How to Help Your Children Manage Their Screen Time

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How to Help Your Children Manage Their Screen Time

By Movieguide® Contributor

The average age a child in the U.S. receives a smartphone is 11, and parents are wondering how to manage their kids’ screen time.

“Mobile phone adoption in the United States is starting in late childhood and early adolescence; currently, 53% of children have a smartphone by age 11. Later in adolescence, mobile phone use remains high, with over 95% of teens ages 13 to 17 years having access to a cell phone,” the National Library of Medicine says.

The American Academy of Pediatrics recently outlined new guidance to help parents manage their child’s screen time.

“It poses five essential questions and calls them the five C’s,” the TODAY show reported.

The five C’s include:

  • Child: Who is your child?
  • Content: What is worth the attention of your child?
  • Calm: How do kids manage their emotions, especially around bedtime?
  • Crowding Out: What does social media get in the way of?
  • Communication: How can you talk to your kids and build healthier relationships with their devices?

“5 C’s guidance for each age group starts with information about the developmental stages kids are going through and how this influences media use,” Healthy Children reported. “It also describes healthy media habits to strive for at home. You can use these to build upon how you’re already connecting with your kids.”

Dr. Jenny Radesky joined TODAY to discuss the five C’s and help parents guide their children when it comes to devices.

“This is a framework. We were asked by pediatricians and families to come up with easy to remember guidance that’s informed by the research evidence, but is more nuanced than the old two-hour rule,” Dr. Radesky began to explain.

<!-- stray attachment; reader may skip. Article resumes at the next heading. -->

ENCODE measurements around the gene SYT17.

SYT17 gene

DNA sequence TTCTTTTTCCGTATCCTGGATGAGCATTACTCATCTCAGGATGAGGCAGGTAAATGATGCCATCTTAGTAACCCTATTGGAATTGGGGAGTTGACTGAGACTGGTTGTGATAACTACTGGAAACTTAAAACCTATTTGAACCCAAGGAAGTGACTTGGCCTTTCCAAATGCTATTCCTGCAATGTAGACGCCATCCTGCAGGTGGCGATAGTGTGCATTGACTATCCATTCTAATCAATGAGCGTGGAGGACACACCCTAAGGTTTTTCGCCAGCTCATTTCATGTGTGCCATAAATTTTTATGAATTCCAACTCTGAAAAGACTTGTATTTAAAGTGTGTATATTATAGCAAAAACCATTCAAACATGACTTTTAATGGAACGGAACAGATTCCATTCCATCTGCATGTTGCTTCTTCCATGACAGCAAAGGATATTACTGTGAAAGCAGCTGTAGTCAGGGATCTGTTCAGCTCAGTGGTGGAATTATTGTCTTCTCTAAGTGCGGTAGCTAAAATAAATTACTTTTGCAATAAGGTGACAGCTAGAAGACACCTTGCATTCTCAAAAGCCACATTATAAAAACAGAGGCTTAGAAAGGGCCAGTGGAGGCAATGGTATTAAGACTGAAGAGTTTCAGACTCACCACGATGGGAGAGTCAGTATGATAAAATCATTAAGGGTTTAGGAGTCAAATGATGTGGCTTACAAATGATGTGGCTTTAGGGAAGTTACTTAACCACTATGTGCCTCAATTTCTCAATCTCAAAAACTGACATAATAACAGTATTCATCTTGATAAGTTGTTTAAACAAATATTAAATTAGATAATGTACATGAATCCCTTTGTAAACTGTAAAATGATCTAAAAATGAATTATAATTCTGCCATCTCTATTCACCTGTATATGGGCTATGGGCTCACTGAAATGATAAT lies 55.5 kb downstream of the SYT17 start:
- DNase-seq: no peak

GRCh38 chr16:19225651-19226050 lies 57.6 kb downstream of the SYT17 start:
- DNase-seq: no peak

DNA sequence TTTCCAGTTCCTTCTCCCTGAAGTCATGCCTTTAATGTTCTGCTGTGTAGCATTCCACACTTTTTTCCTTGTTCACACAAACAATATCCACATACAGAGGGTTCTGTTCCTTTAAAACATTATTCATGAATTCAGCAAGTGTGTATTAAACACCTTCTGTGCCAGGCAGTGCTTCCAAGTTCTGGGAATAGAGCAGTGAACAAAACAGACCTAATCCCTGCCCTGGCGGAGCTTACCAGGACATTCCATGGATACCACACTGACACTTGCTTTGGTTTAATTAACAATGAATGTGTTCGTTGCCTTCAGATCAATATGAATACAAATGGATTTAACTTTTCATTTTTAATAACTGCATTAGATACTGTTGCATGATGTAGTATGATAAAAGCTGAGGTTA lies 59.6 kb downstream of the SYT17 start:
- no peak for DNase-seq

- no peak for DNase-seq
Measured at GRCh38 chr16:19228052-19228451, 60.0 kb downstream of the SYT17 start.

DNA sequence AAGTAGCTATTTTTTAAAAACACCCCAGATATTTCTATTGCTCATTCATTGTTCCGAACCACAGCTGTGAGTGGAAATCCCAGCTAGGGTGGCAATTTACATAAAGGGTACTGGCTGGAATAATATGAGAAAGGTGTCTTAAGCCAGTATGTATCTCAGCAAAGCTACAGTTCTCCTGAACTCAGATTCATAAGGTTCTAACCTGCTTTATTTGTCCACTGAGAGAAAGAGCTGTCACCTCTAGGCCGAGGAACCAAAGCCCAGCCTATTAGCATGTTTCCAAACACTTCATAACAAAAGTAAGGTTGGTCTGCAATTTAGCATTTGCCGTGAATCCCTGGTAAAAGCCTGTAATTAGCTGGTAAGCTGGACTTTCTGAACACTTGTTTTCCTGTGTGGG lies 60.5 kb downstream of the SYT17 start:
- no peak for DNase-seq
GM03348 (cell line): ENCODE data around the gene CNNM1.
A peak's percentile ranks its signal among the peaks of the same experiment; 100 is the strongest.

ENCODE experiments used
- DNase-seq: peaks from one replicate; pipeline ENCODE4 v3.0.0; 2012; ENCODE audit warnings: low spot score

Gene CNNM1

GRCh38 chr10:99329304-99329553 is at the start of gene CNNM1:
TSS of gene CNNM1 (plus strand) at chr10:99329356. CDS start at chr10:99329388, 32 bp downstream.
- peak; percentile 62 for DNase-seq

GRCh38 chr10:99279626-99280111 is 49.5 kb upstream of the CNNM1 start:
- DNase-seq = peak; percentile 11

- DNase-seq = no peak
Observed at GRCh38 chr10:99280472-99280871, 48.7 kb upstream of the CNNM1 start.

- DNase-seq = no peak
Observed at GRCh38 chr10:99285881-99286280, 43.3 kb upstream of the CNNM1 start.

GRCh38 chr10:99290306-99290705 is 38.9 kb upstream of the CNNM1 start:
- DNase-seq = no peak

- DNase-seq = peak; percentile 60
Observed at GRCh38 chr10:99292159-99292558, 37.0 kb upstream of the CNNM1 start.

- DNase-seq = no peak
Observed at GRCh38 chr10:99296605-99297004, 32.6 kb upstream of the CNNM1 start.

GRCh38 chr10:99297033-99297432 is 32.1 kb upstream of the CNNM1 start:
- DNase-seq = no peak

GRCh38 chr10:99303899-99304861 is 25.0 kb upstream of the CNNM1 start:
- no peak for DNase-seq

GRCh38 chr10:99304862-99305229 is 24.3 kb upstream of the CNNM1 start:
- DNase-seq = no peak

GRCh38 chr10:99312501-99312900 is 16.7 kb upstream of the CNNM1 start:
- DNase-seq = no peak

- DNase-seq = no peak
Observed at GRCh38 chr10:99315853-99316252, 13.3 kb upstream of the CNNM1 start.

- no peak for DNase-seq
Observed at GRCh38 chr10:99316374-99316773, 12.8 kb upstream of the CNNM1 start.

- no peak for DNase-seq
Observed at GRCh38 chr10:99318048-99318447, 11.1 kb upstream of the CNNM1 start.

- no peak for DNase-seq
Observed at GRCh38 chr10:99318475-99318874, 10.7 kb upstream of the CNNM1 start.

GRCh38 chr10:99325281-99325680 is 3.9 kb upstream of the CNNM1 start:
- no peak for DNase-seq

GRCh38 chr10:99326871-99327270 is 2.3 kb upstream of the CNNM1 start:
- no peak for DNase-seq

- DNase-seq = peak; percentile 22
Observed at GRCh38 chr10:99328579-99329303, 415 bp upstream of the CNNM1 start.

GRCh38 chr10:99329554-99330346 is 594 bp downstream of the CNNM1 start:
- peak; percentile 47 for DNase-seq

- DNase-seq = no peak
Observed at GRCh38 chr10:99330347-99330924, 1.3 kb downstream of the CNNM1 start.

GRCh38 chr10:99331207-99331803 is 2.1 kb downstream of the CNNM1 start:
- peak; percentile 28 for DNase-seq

Parents are struggling with their kids’ constant begging for more screen time.

“So, if we think about the first C, child. Some kids are pretty chill about their media use. Others have that drive. Like they just want it. It’s so hard for them to shift away from it,” Dr. Radesky expressed. “It is hard for them to put it down. If you have a kid like that or who might be anxious, might have ADHD, you want to be more intentional about your guidelines and your boundaries around media use or just use media that doesn’t have all the sticky properties that want them to keep going and going and going.”

“That’s where content comes in. If you find that you are battling more over kids watching YouTube or video games that are just filled with rewards or a social media feed that’s making them feel bad about themselves, then switch the content to something more positive where maybe you watch together,” she continued.

Movieguide® previously reported on how parents can help their children set screen time limits:

As parents hope to curb these negative effects, Momtastic suggests these tips:

Set Screen Time Limits: Establish clear and consistent screen time limits for different activities, such as TV, video games, and social media. The American Academy of Pediatrics recommends that children aged 2 to 5 years should have no more than one hour of high-quality screen time per day, and children under 18 months should avoid screen time altogether.

Create Screen-Free Zones: Designate specific areas in your home, such as the dining room or bedrooms, where screens are not allowed. This helps prevent screens from intruding on family time and sleep.

Be a Role Model: Children often emulate the behavior of adults. If you want your child to spend less time on screens, be a positive role model by reducing your own screen time and engaging in non-screen activities.

Provide Alternative Activities: Encourage your child to engage in alternative activities like reading, outdoor play, creative arts and crafts, or board games. Make these activities readily available and appealing.

Plan Screen Time: Instead of allowing unrestricted screen access, plan screen time as a part of your child’s daily routine. Set specific times for screen use, such as after homework or chores are completed.

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